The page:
An epic Catalan battle

by Sundararajan Kidambi
2/27/2022 – The most exciting and talked-about game of the 2021 World Championship was game 6. Statistically, the sixth game of a World Championship match has yielded more decisive results than any other game. This one proved to be no exception, as records kept tumbling. The game had various layers of action and consequences. GM Sundararajan Kidambi explains the game arising out of a Catalan opening. | Photo: Shahid Ahmed

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One for the history books


“Staring at the abyssmal depths of chess” - Jonathan Rowson


The World Chess Championship between Magnus Carlsen and Ian Nepomniachtchi is covered most extensively, and is perhaps the only time in my memory where so many living legends commented upon the games live. Vishy Anand, Vladimir Kramnik, Peter Svidler, Fabiano Caruana, Vasyl Ivanchuk and Judit Polgar all commented live in various channels. There were numerous others too, but just looking at the names I could not help imagining myself as Buridan’s ass, unable to make a proper choice!

With all the talks of draws and death of classical chess in World Championships in the background, the sixth game of the match destroyed all such illusions. It was the most gruelling World Championship slugfest I have ever seen! To get into the depths of such a fascinating game is beyond the depths of a mortal human, so I will restrict myself to jotting down several interesting moments from this classic.

Carlsen, M. vs Nepomniachtchi, I.
2021 World Championship Match - Game 6
 
 

10.Nbd2!?

A very interesting and rare line, but a typical Catalan theme of sacrificing a pawn in the opening. Carlsen showed his intentions, that he was geared up for a long and uncompromising fight. Kramnik admitted that despite being a Catalan player throughout his life for both colours, he had never actually studied this particular position or line.

Peter Svidler, Vladimir Kramnik

Kramnik and Svidler during the game 6 live commentary on Levitov Chess channel | Photo: Levitov Chess live stream 

There were some chaotic and fun lines analysed by Kramnik and Svidler in Ilya Levitov’s YouTube channel. A rather romantic and chivalrous line where no one is sure what is really happening! Such is the depth and beauty of chess.

 

17...gxf6!

The idea of exchanging the dark-squared bishop for Black’s knight is a possibility in a Catalan, and Black rightly refrains from exchanging queens at the moment. If he does so, even though Black has the bishop pair in the endgame, there are some problems he will have to face. The doubled pawns on f6 might become a concern, plus he has to live with the weakness of the square c5 because of having played b5.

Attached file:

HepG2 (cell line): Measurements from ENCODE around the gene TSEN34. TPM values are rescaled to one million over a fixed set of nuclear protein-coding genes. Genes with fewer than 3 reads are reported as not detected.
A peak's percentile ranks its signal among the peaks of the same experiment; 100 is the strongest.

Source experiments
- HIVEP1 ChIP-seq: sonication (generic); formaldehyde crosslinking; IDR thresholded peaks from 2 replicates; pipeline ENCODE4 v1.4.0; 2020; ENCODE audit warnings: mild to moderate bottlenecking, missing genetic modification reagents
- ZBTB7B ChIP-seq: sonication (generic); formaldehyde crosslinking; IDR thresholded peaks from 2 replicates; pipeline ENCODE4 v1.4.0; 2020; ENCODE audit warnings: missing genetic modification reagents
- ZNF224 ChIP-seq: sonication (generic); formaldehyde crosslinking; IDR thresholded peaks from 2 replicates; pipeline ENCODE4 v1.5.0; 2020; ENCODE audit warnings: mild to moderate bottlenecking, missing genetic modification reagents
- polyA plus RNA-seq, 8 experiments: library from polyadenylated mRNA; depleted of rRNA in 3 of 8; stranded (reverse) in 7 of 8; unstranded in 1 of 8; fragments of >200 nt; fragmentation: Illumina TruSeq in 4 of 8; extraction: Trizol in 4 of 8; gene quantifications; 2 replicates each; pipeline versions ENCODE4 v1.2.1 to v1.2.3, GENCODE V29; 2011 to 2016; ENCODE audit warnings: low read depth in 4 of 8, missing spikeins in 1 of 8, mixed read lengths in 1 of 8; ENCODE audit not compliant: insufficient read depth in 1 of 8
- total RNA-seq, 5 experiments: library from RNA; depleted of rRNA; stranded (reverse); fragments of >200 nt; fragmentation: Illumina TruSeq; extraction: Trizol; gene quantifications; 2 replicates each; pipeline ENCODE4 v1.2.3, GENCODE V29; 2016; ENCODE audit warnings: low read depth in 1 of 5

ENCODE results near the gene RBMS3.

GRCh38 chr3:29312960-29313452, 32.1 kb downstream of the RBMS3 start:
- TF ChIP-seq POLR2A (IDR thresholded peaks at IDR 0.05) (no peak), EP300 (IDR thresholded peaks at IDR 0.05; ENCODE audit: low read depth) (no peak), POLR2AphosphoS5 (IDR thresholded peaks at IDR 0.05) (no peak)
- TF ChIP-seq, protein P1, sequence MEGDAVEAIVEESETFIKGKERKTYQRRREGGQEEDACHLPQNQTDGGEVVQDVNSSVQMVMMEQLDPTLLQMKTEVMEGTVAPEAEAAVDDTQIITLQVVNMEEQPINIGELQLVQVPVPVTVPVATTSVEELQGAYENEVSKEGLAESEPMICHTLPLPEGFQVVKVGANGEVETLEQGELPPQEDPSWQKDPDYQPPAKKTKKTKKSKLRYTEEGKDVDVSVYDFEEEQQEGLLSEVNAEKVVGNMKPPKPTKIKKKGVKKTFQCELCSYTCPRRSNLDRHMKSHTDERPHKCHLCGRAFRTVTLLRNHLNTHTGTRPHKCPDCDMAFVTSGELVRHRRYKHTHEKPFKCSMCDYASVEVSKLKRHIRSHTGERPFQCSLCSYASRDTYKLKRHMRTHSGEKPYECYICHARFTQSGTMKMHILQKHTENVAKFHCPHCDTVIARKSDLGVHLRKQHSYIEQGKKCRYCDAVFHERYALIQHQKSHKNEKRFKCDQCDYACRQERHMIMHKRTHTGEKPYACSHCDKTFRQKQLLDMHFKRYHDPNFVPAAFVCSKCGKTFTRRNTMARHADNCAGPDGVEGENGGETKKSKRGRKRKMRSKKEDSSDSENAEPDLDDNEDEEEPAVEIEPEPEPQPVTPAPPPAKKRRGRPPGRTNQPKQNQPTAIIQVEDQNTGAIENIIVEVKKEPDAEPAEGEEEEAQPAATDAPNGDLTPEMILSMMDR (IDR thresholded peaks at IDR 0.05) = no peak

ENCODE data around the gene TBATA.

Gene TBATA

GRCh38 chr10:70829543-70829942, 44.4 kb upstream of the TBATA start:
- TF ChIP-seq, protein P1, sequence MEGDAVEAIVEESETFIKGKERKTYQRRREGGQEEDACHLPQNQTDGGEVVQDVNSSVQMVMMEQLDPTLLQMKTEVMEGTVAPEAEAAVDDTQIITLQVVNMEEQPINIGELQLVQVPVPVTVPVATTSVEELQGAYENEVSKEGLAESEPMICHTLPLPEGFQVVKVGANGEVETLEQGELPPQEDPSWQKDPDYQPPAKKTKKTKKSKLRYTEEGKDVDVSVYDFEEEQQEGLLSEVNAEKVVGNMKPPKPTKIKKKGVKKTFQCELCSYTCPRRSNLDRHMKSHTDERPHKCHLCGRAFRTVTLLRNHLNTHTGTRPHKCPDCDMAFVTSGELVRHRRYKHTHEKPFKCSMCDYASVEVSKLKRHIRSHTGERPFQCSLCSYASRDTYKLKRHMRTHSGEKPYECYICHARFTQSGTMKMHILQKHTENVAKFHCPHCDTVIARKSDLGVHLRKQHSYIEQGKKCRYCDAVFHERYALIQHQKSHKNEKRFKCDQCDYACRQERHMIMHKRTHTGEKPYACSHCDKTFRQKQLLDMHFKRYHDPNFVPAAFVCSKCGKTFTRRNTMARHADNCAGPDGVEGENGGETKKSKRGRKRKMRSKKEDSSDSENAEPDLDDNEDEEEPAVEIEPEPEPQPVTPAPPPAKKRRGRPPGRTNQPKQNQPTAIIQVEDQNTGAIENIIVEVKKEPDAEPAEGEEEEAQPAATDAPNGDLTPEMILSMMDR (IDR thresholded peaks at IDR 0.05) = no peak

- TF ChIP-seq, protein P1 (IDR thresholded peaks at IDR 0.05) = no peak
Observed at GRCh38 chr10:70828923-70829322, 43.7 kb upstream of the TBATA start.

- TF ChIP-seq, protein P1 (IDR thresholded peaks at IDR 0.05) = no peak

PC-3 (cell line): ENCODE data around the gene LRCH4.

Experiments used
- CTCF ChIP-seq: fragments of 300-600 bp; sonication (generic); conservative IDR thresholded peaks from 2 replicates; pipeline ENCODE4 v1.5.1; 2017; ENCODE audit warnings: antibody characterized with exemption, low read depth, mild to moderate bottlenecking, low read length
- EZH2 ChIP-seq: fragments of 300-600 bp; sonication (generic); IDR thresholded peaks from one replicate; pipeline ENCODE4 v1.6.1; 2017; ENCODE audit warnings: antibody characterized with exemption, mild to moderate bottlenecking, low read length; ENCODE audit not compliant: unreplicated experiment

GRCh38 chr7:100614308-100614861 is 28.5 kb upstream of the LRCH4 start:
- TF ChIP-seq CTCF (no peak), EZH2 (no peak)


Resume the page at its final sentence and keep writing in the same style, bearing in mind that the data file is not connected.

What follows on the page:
And also it is very important to note the wonderful placement of the knight on d3 from where it blocks the d-file and is ready to jump to c5 or f4, as required. Ivanchuk, with his inimitable erudition, referred to this knight as Romanishin’s knight. The origin of such a name is beyond my knowledge of those classical games. Note to myself: check Romanishin’s games on these structures.

I was reminded of two games in these structures where a pure knight versus bishop endgame can be a big headache for Black. Ulf Andersson vs Sergey Ivanov (Sweden 2000) and the first game of Kramnik vs Deep Fritz (Bonn 2006). These two games (among many others, surely) illustrate the dangers of such endgames. One needs to pay attention to these positions more minutely. I came across Ulf’s particular game in Jacob Aagard’s Excelling at Positional Chess, I believe.

From Black’s point of view, it made absolute sense to keep queens on the board and only exchange them under more favourable circumstances. I could not help but remember Seirawan vs Ivanchuk (Amber Rapid 1994) in this regard, which too deserves a closer look. Ivanchuk would go on to exchange queens under favourable circumstances and win a rook and knight versus rook and bishop endgame.

 

This interesting and instructive moment came after Black’s 24th move Kg7. Kramnik was explaining prophylactic thinking with the position before 24...Kg7. He said it will be useful for Black to question what White intends to do, and then one can come up with the idea that White wants to play e3 and Qe2 to improve the position a little bit.